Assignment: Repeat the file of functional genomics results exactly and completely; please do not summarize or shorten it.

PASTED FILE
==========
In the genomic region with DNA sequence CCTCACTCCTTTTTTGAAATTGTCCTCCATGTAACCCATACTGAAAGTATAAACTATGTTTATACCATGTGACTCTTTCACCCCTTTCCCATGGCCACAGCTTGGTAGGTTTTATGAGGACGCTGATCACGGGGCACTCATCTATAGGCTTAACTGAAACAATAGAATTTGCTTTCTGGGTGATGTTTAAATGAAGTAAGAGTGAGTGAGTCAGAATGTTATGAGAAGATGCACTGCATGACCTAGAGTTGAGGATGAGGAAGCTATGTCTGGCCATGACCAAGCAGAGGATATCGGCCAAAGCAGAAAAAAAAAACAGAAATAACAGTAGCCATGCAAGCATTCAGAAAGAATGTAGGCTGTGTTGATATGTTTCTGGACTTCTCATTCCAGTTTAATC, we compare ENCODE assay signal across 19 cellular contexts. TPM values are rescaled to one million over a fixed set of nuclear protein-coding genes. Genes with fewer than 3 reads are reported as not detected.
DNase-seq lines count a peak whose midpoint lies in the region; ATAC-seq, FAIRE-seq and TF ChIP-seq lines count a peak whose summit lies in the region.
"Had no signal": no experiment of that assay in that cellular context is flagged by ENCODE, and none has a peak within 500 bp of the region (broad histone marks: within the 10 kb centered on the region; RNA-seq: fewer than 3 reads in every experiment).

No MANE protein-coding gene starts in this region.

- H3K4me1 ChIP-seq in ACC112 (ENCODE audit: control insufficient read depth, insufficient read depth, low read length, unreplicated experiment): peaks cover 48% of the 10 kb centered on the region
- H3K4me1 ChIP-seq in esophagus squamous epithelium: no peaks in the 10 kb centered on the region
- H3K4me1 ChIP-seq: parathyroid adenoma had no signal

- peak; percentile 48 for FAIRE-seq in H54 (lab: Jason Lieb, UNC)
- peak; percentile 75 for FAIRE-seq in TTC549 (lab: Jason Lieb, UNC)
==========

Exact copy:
In the genomic region with DNA sequence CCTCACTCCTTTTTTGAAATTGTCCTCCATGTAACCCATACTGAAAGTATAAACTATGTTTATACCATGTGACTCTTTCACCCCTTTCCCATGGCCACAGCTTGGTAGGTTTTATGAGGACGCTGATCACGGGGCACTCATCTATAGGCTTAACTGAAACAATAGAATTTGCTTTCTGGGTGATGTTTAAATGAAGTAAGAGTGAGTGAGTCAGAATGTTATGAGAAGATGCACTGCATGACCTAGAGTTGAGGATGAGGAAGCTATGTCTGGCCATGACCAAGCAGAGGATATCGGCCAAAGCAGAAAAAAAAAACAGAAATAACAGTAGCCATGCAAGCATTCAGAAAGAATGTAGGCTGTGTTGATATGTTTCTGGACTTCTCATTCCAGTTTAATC, we compare ENCODE assay signal across 19 cellular contexts. TPM values are rescaled to one million over a fixed set of nuclear protein-coding genes. Genes with fewer than 3 reads are reported as not detected.
DNase-seq lines count a peak whose midpoint lies in the region; ATAC-seq, FAIRE-seq and TF ChIP-seq lines count a peak whose summit lies in the region.
"Had no signal": no experiment of that assay in that cellular context is flagged by ENCODE, and none has a peak within 500 bp of the region (broad histone marks: within the 10 kb centered on the region; RNA-seq: fewer than 3 reads in every experiment).

No MANE protein-coding gene starts in this region.

- H3K4me1 ChIP-seq in ACC112 (ENCODE audit: control insufficient read depth, insufficient read depth, low read length, unreplicated experiment): peaks cover 48% of the 10 kb centered on the region
- H3K4me1 ChIP-seq in esophagus squamous epithelium: no peaks in the 10 kb centered on the region
- H3K4me1 ChIP-seq: parathyroid adenoma had no signal

- peak; percentile 48 for FAIRE-seq in H54 (lab: Jason Lieb, UNC)
- peak; percentile 75 for FAIRE-seq in TTC549 (lab: Jason Lieb, UNC)